“PEDRO! PEDRO! PEDRO!”
The chants from the crowd were overwhelming as the electrifying Pedro Martinez joined the best players in baseball history and took his spot in the Hall of Fame.
“It’s been 32 years to get to this moment,” Martinez said to the ruckus crowd in Cooperstown, N.Y. on Sunday. “It’s a great moment not just for me, but to the Dominican Republic and Latin America.”
The 43-year-old Dominican pitcher became the 8th Latino baseball player to join the current Hall of Fame – and only the second from the Caribbean country after the legendary pitcher Juan Marichal.
While speaking to the fans, Martinez asked that they don’t view him for the individual trophies he received throughout his career, but for what the moment means for his country.
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“I would like you to see me as a sign of hope for a third world country, for all Latinos,” Martinez said. “Someone that you can look up to and feel comfortable to say ‘I am proud of you.’”
Martinez was joined in the 2015 Hall of Fame class by Randy Johnson, John Smoltz and Craig Biggio. Johnson, Martínez and Smoltz earned induction on their first tries, and Biggio made it on the third attempt after falling two votes shy last year.
At the end of his speech, Martinez had Marichal join him on stage to honor their native country – which had to wait 32 years for its second player in the Hall of Fame.
Born in the outskirts of Santo Domingo, Martinez grew up with five brothers and sisters in a one-room home. Baseball became his escape from the island.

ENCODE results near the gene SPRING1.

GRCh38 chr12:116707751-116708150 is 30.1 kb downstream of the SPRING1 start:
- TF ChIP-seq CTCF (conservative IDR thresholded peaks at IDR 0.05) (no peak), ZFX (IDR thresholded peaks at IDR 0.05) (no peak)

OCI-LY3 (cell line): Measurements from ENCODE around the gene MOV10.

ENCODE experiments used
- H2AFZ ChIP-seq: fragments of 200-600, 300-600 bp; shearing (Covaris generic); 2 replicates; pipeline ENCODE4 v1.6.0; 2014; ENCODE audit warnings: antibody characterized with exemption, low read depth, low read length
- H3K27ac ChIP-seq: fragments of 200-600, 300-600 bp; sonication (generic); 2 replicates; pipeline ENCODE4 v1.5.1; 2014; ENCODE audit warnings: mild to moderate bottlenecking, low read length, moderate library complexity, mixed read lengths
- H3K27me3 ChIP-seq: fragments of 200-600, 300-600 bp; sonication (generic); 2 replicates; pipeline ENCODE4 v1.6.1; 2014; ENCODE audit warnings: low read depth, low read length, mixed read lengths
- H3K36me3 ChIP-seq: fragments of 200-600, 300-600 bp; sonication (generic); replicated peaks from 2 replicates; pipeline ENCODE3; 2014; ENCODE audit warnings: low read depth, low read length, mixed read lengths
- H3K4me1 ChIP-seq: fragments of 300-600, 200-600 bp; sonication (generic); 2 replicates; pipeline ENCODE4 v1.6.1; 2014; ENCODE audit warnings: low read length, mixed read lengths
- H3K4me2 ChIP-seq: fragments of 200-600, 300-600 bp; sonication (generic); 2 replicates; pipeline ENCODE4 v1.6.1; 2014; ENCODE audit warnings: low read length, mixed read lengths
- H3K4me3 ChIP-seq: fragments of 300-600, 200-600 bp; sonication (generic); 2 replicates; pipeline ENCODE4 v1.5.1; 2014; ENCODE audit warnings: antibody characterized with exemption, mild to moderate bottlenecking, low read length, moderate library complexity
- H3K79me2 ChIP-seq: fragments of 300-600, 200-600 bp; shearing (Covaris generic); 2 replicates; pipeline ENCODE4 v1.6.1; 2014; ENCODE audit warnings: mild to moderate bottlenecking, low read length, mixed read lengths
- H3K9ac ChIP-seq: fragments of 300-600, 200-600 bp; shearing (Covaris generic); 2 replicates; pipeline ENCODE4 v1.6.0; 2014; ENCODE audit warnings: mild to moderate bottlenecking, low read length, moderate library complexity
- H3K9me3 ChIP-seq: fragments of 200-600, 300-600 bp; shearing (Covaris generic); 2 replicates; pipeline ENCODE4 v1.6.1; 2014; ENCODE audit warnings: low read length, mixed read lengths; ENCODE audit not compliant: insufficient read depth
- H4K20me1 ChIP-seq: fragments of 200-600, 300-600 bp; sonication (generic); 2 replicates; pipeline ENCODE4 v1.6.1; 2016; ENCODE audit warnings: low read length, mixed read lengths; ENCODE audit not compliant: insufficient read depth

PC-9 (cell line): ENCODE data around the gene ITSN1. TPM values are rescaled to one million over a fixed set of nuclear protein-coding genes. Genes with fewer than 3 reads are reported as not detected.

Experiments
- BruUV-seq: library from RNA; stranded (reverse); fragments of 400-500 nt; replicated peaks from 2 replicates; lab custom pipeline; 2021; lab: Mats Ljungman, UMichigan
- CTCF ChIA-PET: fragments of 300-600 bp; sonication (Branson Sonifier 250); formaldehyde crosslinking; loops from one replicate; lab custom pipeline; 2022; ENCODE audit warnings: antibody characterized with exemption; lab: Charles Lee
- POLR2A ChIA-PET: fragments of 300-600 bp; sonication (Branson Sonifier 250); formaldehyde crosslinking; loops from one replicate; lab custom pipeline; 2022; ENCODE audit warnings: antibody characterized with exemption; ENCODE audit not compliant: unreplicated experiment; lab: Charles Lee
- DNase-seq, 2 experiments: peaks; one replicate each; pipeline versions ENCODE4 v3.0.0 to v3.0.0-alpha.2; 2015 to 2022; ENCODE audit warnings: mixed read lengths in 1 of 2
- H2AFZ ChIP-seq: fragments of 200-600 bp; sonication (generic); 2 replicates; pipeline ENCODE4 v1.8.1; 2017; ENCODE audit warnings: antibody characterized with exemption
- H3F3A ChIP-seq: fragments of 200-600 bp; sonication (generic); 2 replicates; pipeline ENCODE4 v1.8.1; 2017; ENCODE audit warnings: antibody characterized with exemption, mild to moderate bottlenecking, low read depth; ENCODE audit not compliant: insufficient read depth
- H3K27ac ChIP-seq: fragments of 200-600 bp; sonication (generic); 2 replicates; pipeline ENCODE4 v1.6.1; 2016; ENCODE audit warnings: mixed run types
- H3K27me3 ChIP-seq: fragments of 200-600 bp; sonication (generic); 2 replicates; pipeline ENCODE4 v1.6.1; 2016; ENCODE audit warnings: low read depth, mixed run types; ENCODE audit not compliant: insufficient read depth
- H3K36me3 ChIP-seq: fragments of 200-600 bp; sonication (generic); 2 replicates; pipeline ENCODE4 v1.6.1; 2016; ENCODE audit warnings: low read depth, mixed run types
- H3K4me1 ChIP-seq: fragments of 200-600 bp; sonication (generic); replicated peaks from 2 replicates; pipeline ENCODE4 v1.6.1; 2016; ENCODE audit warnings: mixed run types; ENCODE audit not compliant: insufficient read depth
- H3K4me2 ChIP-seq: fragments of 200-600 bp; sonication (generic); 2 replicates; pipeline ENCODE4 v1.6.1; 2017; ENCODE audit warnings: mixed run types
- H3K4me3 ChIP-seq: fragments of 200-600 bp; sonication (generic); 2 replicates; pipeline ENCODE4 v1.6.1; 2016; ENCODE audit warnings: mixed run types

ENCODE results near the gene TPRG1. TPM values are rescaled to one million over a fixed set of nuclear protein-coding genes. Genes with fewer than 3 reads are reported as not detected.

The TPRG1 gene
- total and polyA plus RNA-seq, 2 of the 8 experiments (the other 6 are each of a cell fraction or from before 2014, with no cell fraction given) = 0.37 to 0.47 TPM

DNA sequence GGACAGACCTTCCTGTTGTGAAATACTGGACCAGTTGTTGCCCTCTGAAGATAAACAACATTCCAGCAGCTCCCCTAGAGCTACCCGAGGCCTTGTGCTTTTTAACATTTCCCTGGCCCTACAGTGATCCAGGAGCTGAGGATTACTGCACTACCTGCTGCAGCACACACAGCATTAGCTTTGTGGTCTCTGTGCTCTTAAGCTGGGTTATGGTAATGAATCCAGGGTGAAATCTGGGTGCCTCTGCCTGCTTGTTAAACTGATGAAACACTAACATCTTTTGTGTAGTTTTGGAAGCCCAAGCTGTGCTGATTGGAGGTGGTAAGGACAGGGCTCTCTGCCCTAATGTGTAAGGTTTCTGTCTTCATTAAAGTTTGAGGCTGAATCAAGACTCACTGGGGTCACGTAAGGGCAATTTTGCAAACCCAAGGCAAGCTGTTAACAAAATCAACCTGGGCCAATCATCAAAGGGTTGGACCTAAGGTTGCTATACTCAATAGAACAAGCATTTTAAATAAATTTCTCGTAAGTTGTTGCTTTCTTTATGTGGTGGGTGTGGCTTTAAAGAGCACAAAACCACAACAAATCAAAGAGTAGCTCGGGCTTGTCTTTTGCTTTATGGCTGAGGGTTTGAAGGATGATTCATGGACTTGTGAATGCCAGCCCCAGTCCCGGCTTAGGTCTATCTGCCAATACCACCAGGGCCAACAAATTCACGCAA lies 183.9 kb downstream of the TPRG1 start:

He signed with the Dodgers in 1988 and made his major league debut in September 1992 at age 20. The next season he was a regular in the bullpen, posting a 10-5 record in 65 games while striking out 119 in 107 innings, then was traded to Montreal after the season.
After a four-year stint with the Expos that culminated with his first Cy Young Award — he was 17-8 with a 1.90 ERA in 1997 — and with free agency looming, Montreal traded its ace to Boston.
The first Red Sox pitcher to be enshrined, Martinez signed for seven seasons that would endear him forever to the Boston faithful. He won 117 games and two Cy Youngs in hitter-friendly Fenway Park and, most importantly, helped Boston snap an 86-year jinx in his final year with the team. His seven shutout innings in Game 3 of the 2004 World Series on the road in St. Louis staked the Sox to a commanding 3-0 series lead en route to a sweep and the team's first title since 1918.
Martinez finished his 18-year career with a 219-100 record and 3,154 strikeouts.
“Us the Dominicans, we have not had a lot of chances like these,” Martinez said during the Spanish portion of his speech. “This is our chance.”
He continued: “The legacy that Mr. Juan Marichal left us, I never thought that I would reach it. I hope that the legacy we are leaving inspires the next generation.”
The Associated Press contributed to this report.